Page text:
I really liked elements of this book, and the concept and voice were there, waiting to come out. However, the overall effect just left me very unconvinced. I didn’t feel the voice was well sustained enough, and it often felt like it was trying a little too hard. I also found a lot of the outcomes very predictable, and just felt let down after having heard such a huge level of hype around the book’s release. I will give it credit though for being something a little different, and the story as a whole was witty and touching.


So there we have it. Have you read any of these books? I’d be really interested to hear what you think.


What should I read next?

Thursday, 1 May 2014

The Challenge #6: May 2014

The beginning of a new month means it’s time for a new challenge, and this one revolves around food.

When it comes to lunches, I’m really fussy. I don’t like a huge variety of sandwich fillings, or a lot of typical dressings like mayonnaise. This makes my typical lunches – I take a packed lunch to work each day - very uninspiring and repetitive. I want to try and break out of this trap, and cut down on the amount of bread I’m taking as lunches, in favour of other alternatives.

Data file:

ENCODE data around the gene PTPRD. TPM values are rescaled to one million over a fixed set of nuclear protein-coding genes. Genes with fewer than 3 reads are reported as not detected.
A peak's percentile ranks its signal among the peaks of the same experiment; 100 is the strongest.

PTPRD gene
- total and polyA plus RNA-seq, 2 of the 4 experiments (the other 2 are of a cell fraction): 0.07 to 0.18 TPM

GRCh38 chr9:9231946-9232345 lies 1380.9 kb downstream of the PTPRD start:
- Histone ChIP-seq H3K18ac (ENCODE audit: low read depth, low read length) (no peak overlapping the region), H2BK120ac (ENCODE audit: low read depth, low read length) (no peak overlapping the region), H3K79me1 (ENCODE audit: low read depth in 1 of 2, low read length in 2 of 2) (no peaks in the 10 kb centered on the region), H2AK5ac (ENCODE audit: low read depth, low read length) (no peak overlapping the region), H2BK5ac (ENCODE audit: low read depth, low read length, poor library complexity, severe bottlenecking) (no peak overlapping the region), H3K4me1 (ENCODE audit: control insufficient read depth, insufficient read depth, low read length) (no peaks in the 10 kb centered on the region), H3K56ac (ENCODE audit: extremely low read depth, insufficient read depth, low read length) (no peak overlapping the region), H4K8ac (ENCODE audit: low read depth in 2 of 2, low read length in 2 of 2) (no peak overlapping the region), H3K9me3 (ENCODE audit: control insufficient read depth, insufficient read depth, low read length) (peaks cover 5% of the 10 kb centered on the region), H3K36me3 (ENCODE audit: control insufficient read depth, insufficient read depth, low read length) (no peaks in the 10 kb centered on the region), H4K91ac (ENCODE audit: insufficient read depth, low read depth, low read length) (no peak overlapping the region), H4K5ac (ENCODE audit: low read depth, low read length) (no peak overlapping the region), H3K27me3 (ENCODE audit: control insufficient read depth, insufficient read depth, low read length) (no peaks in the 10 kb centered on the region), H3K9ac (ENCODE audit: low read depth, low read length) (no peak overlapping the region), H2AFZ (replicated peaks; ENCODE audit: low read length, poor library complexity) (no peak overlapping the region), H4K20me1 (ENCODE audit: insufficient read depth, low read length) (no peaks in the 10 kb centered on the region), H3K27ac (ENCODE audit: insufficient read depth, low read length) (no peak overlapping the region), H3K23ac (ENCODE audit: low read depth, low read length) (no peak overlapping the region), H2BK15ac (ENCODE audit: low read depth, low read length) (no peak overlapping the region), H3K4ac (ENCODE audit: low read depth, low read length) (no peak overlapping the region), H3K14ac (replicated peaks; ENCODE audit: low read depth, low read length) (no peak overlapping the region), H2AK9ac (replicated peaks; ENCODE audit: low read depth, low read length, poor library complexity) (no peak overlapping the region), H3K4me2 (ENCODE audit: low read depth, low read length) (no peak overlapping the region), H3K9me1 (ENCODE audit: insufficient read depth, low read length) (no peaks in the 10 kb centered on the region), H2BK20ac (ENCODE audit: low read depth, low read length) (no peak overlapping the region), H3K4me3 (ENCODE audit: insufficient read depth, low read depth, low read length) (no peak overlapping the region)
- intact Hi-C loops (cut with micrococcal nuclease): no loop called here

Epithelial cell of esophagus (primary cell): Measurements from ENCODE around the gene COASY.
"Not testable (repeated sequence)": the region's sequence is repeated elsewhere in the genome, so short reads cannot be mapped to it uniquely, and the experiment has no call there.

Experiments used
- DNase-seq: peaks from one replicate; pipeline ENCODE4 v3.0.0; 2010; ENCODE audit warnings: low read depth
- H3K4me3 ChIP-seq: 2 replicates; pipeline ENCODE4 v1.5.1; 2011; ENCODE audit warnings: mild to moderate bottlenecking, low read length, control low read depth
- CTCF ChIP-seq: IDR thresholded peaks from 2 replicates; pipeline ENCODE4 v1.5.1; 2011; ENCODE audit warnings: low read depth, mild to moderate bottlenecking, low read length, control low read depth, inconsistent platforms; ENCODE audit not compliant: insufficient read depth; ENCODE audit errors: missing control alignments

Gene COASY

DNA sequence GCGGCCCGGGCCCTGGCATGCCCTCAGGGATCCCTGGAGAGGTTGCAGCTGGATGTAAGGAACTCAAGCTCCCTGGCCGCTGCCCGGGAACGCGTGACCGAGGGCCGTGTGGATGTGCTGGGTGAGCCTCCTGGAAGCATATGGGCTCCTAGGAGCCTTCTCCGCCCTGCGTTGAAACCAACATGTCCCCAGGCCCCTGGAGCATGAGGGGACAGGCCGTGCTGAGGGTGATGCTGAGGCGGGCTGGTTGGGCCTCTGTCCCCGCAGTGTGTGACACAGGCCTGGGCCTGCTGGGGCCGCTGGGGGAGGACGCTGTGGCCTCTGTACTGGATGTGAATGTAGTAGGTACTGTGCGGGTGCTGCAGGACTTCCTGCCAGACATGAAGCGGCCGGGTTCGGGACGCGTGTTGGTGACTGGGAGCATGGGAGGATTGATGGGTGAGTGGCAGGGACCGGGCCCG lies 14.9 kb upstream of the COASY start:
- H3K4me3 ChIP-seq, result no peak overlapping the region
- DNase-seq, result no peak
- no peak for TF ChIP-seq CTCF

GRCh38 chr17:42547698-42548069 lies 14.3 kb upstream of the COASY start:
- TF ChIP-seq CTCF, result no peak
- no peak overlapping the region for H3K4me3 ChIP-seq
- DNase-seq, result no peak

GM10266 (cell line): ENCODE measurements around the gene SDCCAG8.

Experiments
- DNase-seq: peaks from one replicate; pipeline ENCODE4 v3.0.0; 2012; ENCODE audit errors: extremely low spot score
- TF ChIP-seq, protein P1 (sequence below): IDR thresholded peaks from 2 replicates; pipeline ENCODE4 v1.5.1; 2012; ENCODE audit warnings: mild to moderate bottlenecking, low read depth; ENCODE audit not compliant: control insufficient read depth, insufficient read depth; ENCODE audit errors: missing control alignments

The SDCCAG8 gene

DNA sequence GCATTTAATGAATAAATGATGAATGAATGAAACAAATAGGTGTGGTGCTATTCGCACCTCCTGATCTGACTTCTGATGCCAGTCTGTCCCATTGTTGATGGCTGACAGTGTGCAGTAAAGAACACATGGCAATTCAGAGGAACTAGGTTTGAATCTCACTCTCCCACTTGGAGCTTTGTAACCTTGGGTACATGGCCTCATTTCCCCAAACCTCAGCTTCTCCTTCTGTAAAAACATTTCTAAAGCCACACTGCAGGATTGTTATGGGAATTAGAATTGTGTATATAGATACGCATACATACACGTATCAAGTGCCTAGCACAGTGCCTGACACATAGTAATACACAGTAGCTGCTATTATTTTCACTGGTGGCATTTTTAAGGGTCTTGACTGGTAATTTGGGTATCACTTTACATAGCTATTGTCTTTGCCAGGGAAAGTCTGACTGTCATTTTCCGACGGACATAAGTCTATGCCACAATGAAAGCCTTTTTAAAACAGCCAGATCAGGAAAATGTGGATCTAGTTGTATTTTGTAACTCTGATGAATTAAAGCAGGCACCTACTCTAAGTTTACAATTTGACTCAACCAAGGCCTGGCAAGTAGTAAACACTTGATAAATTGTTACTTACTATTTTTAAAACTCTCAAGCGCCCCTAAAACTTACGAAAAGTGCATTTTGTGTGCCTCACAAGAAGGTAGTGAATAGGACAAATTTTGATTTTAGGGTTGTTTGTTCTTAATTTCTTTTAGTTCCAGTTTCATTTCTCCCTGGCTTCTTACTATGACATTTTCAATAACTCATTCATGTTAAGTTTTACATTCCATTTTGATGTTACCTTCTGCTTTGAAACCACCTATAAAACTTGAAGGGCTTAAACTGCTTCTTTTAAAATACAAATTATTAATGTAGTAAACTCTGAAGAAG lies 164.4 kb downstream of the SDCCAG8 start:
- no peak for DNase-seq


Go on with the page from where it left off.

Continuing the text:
Realistically, you can’t change everything overnight, so this month’s challenge is:

Try out two new lunch options per week.

This could be leftovers of different meals, salads, wraps… I’m currently on the hunt for inspiration! If I can do more than this, great, but the aim is at least 8 new ideas.